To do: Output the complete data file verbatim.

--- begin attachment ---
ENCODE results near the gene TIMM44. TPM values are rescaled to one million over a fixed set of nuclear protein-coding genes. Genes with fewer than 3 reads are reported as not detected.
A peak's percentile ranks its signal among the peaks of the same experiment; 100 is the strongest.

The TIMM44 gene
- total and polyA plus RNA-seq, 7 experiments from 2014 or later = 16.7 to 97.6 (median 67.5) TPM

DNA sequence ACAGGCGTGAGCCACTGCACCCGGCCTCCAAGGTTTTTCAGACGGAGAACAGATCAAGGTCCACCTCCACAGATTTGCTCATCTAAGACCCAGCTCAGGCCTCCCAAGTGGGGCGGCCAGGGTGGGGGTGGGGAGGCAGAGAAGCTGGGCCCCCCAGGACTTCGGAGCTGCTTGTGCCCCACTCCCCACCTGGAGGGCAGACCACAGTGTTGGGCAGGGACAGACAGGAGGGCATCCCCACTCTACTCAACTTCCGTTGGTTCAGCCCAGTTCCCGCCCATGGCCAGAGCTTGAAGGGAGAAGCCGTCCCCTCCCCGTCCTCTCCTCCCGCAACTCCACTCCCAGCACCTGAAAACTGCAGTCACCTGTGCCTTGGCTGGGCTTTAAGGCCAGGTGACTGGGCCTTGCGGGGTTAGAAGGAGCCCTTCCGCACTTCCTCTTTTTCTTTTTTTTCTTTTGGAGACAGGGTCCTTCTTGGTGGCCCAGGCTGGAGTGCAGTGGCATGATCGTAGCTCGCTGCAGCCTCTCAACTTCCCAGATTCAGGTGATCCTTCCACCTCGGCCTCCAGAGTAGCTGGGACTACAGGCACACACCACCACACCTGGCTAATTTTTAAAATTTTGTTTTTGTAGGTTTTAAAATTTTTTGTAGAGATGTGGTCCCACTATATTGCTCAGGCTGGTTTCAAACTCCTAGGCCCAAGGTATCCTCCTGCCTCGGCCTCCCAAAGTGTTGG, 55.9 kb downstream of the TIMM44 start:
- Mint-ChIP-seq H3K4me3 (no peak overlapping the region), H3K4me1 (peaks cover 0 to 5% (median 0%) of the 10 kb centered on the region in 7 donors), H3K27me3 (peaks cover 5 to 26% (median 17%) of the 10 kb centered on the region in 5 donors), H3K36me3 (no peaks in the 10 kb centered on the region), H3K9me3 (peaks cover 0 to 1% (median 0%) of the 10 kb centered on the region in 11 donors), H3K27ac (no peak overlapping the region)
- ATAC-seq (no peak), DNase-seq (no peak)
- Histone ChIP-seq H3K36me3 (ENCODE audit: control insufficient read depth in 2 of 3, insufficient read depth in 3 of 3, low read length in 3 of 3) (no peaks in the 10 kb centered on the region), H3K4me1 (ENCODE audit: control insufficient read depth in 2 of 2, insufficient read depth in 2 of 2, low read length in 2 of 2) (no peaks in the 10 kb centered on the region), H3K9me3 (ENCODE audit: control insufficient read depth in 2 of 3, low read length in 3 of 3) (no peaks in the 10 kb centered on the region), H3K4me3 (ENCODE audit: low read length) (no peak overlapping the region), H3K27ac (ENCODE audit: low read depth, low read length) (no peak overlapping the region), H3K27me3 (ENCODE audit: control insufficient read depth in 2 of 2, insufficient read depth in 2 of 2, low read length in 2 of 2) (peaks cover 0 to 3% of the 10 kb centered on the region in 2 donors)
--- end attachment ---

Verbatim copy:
ENCODE results near the gene TIMM44. TPM values are rescaled to one million over a fixed set of nuclear protein-coding genes. Genes with fewer than 3 reads are reported as not detected.
A peak's percentile ranks its signal among the peaks of the same experiment; 100 is the strongest.

The TIMM44 gene
- total and polyA plus RNA-seq, 7 experiments from 2014 or later = 16.7 to 97.6 (median 67.5) TPM

DNA sequence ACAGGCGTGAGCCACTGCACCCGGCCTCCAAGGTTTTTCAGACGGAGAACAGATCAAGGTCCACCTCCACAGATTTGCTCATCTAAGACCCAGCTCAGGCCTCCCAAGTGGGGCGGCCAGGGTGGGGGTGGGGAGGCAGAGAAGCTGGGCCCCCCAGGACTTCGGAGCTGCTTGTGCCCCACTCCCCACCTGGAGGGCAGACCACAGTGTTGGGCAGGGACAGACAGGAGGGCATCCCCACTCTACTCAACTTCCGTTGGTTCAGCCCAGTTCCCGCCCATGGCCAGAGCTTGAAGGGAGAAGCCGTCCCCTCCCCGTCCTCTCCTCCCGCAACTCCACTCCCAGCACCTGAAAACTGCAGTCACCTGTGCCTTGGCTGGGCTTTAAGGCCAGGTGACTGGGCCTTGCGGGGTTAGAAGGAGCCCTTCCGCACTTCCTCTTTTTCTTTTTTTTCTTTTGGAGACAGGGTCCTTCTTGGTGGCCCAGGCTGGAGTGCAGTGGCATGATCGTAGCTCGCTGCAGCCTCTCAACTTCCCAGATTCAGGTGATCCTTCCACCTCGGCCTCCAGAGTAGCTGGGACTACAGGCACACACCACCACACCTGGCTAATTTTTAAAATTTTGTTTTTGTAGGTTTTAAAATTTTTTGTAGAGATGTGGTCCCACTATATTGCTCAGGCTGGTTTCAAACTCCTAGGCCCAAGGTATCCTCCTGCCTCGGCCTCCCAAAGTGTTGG, 55.9 kb downstream of the TIMM44 start:
- Mint-ChIP-seq H3K4me3 (no peak overlapping the region), H3K4me1 (peaks cover 0 to 5% (median 0%) of the 10 kb centered on the region in 7 donors), H3K27me3 (peaks cover 5 to 26% (median 17%) of the 10 kb centered on the region in 5 donors), H3K36me3 (no peaks in the 10 kb centered on the region), H3K9me3 (peaks cover 0 to 1% (median 0%) of the 10 kb centered on the region in 11 donors), H3K27ac (no peak overlapping the region)
- ATAC-seq (no peak), DNase-seq (no peak)
- Histone ChIP-seq H3K36me3 (ENCODE audit: control insufficient read depth in 2 of 3, insufficient read depth in 3 of 3, low read length in 3 of 3) (no peaks in the 10 kb centered on the region), H3K4me1 (ENCODE audit: control insufficient read depth in 2 of 2, insufficient read depth in 2 of 2, low read length in 2 of 2) (no peaks in the 10 kb centered on the region), H3K9me3 (ENCODE audit: control insufficient read depth in 2 of 3, low read length in 3 of 3) (no peaks in the 10 kb centered on the region), H3K4me3 (ENCODE audit: low read length) (no peak overlapping the region), H3K27ac (ENCODE audit: low read depth, low read length) (no peak overlapping the region), H3K27me3 (ENCODE audit: control insufficient read depth in 2 of 2, insufficient read depth in 2 of 2, low read length in 2 of 2) (peaks cover 0 to 3% of the 10 kb centered on the region in 2 donors)